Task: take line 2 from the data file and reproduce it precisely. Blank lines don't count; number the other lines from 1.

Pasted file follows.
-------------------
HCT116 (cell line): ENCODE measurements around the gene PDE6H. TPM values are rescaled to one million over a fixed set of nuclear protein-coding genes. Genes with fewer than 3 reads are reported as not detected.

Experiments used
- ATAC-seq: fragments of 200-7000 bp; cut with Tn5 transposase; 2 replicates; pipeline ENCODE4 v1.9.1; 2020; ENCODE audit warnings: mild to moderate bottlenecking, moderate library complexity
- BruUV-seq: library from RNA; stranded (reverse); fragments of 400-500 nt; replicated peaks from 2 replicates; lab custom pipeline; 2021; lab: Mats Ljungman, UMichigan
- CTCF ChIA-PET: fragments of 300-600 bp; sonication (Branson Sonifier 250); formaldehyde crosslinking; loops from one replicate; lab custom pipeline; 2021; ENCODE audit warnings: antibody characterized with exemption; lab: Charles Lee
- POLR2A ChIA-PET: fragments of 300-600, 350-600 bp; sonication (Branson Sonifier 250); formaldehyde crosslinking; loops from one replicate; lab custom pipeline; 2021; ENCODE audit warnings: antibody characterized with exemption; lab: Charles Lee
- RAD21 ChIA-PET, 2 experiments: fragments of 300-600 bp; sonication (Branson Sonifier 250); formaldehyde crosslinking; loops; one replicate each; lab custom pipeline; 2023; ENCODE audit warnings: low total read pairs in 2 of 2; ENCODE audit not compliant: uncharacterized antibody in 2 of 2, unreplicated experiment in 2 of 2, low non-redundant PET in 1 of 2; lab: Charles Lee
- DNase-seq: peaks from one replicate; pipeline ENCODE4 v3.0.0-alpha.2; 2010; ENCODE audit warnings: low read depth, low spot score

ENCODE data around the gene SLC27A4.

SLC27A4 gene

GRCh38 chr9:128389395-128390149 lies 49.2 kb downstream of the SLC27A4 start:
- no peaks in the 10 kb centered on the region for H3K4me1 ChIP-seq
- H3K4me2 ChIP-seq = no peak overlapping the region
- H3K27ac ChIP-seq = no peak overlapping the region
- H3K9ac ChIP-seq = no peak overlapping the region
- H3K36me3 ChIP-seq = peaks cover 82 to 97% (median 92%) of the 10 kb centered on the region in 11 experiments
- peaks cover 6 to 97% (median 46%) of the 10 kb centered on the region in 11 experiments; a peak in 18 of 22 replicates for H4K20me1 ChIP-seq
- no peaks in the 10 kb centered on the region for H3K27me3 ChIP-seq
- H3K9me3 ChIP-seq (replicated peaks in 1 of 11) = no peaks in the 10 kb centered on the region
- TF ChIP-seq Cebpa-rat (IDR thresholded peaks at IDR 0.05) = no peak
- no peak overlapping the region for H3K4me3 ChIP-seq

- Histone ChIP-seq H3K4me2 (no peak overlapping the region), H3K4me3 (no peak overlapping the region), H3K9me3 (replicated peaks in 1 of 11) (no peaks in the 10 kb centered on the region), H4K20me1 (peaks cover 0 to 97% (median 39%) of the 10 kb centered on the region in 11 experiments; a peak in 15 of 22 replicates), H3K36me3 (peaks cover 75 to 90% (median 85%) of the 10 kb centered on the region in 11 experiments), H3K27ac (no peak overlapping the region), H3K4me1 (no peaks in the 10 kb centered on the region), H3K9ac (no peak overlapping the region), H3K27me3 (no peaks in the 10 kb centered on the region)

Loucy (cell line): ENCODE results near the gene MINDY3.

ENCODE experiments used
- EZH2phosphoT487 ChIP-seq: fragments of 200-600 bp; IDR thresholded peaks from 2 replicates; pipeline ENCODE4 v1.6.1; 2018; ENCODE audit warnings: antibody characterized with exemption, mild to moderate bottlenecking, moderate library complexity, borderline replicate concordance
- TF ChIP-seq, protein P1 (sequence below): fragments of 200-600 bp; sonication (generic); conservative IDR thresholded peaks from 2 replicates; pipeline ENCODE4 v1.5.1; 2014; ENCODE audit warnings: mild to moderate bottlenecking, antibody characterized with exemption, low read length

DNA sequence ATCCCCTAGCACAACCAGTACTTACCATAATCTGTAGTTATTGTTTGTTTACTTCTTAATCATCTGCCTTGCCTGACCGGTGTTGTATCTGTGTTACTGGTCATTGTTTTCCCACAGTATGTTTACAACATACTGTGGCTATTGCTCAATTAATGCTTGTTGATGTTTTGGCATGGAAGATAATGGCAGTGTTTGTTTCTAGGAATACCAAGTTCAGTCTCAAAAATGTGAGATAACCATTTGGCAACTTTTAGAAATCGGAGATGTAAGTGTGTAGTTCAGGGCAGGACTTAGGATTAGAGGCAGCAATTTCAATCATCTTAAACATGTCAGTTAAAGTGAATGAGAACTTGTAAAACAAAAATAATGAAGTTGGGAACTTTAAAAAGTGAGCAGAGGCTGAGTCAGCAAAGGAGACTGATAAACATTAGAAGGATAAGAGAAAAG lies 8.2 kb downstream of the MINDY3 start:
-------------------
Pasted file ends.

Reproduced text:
Experiments used